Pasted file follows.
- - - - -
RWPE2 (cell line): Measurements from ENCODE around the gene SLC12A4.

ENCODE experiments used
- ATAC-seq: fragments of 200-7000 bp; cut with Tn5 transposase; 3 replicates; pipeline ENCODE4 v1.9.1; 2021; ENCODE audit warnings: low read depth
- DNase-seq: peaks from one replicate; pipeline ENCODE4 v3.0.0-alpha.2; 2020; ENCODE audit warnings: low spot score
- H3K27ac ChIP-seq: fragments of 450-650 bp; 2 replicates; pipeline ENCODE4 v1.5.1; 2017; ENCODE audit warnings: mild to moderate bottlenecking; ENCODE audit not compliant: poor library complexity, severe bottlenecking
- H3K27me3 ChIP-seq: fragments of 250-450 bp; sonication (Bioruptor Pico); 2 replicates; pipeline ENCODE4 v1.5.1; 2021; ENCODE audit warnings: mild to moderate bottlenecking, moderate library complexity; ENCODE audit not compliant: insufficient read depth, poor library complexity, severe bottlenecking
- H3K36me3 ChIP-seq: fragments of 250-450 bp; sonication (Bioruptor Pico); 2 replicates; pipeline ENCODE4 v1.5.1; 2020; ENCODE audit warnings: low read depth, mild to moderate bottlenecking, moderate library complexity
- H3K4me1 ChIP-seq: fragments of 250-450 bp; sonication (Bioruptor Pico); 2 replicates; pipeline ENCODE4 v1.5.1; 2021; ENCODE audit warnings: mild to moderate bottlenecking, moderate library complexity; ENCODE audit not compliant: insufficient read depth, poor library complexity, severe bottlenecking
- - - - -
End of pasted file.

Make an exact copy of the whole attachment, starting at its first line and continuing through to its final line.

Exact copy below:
RWPE2 (cell line): Measurements from ENCODE around the gene SLC12A4.

ENCODE experiments used
- ATAC-seq: fragments of 200-7000 bp; cut with Tn5 transposase; 3 replicates; pipeline ENCODE4 v1.9.1; 2021; ENCODE audit warnings: low read depth
- DNase-seq: peaks from one replicate; pipeline ENCODE4 v3.0.0-alpha.2; 2020; ENCODE audit warnings: low spot score
- H3K27ac ChIP-seq: fragments of 450-650 bp; 2 replicates; pipeline ENCODE4 v1.5.1; 2017; ENCODE audit warnings: mild to moderate bottlenecking; ENCODE audit not compliant: poor library complexity, severe bottlenecking
- H3K27me3 ChIP-seq: fragments of 250-450 bp; sonication (Bioruptor Pico); 2 replicates; pipeline ENCODE4 v1.5.1; 2021; ENCODE audit warnings: mild to moderate bottlenecking, moderate library complexity; ENCODE audit not compliant: insufficient read depth, poor library complexity, severe bottlenecking
- H3K36me3 ChIP-seq: fragments of 250-450 bp; sonication (Bioruptor Pico); 2 replicates; pipeline ENCODE4 v1.5.1; 2020; ENCODE audit warnings: low read depth, mild to moderate bottlenecking, moderate library complexity
- H3K4me1 ChIP-seq: fragments of 250-450 bp; sonication (Bioruptor Pico); 2 replicates; pipeline ENCODE4 v1.5.1; 2021; ENCODE audit warnings: mild to moderate bottlenecking, moderate library complexity; ENCODE audit not compliant: insufficient read depth, poor library complexity, severe bottlenecking